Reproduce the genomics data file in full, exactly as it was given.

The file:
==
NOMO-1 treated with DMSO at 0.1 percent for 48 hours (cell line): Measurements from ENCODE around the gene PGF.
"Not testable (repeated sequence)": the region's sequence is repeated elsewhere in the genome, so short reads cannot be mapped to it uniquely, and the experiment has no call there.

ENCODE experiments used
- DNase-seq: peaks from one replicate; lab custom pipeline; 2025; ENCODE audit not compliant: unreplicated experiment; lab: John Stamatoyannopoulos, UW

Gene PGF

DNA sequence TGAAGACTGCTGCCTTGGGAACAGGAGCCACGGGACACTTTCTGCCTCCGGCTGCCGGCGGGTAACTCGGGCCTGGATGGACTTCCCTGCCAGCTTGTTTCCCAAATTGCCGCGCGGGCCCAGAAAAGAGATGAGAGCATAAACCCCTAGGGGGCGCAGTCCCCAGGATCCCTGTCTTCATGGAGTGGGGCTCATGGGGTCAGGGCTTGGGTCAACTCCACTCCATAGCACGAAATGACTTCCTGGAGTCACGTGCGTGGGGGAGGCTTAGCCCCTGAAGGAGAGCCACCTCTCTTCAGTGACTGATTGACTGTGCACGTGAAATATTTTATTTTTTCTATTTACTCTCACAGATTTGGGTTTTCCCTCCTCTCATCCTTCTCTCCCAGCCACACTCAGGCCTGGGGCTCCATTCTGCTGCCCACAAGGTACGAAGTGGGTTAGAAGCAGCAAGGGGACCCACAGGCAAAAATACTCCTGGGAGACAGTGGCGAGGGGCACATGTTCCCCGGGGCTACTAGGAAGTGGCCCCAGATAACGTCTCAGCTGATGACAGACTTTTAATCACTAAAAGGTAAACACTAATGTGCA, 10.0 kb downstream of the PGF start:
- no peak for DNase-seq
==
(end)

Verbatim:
NOMO-1 treated with DMSO at 0.1 percent for 48 hours (cell line): Measurements from ENCODE around the gene PGF.
"Not testable (repeated sequence)": the region's sequence is repeated elsewhere in the genome, so short reads cannot be mapped to it uniquely, and the experiment has no call there.

ENCODE experiments used
- DNase-seq: peaks from one replicate; lab custom pipeline; 2025; ENCODE audit not compliant: unreplicated experiment; lab: John Stamatoyannopoulos, UW

Gene PGF

DNA sequence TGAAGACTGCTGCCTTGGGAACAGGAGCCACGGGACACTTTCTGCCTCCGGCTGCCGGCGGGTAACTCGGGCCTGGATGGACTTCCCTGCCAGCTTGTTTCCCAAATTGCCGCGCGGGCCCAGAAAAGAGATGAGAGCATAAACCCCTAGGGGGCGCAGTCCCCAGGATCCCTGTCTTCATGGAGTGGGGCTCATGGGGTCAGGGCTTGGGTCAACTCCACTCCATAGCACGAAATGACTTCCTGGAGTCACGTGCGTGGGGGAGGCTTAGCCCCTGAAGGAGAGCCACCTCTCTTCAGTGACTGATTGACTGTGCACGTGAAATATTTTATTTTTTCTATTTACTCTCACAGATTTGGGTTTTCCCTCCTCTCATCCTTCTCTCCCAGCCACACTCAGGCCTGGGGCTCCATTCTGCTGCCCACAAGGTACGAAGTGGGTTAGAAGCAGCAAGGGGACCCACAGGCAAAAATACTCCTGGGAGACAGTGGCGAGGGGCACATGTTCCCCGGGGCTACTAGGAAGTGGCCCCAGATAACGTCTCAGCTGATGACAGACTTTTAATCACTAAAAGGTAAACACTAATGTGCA, 10.0 kb downstream of the PGF start:
- no peak for DNase-seq